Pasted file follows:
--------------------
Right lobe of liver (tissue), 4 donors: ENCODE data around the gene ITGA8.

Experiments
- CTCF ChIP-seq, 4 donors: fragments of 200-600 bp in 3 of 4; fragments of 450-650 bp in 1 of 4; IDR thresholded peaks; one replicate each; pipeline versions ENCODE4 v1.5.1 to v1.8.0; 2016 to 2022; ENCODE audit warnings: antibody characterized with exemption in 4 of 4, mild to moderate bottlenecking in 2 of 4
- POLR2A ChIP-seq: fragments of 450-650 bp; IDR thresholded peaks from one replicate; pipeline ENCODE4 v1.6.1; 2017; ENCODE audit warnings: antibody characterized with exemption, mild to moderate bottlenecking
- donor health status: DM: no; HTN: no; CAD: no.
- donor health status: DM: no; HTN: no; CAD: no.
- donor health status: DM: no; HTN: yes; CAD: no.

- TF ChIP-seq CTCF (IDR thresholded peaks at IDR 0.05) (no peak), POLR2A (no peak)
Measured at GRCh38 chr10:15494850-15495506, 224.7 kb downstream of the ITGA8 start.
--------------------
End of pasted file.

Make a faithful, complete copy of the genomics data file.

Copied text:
Right lobe of liver (tissue), 4 donors: ENCODE data around the gene ITGA8.

Experiments
- CTCF ChIP-seq, 4 donors: fragments of 200-600 bp in 3 of 4; fragments of 450-650 bp in 1 of 4; IDR thresholded peaks; one replicate each; pipeline versions ENCODE4 v1.5.1 to v1.8.0; 2016 to 2022; ENCODE audit warnings: antibody characterized with exemption in 4 of 4, mild to moderate bottlenecking in 2 of 4
- POLR2A ChIP-seq: fragments of 450-650 bp; IDR thresholded peaks from one replicate; pipeline ENCODE4 v1.6.1; 2017; ENCODE audit warnings: antibody characterized with exemption, mild to moderate bottlenecking
- donor health status: DM: no; HTN: no; CAD: no.
- donor health status: DM: no; HTN: no; CAD: no.
- donor health status: DM: no; HTN: yes; CAD: no.

- TF ChIP-seq CTCF (IDR thresholded peaks at IDR 0.05) (no peak), POLR2A (no peak)
Measured at GRCh38 chr10:15494850-15495506, 224.7 kb downstream of the ITGA8 start.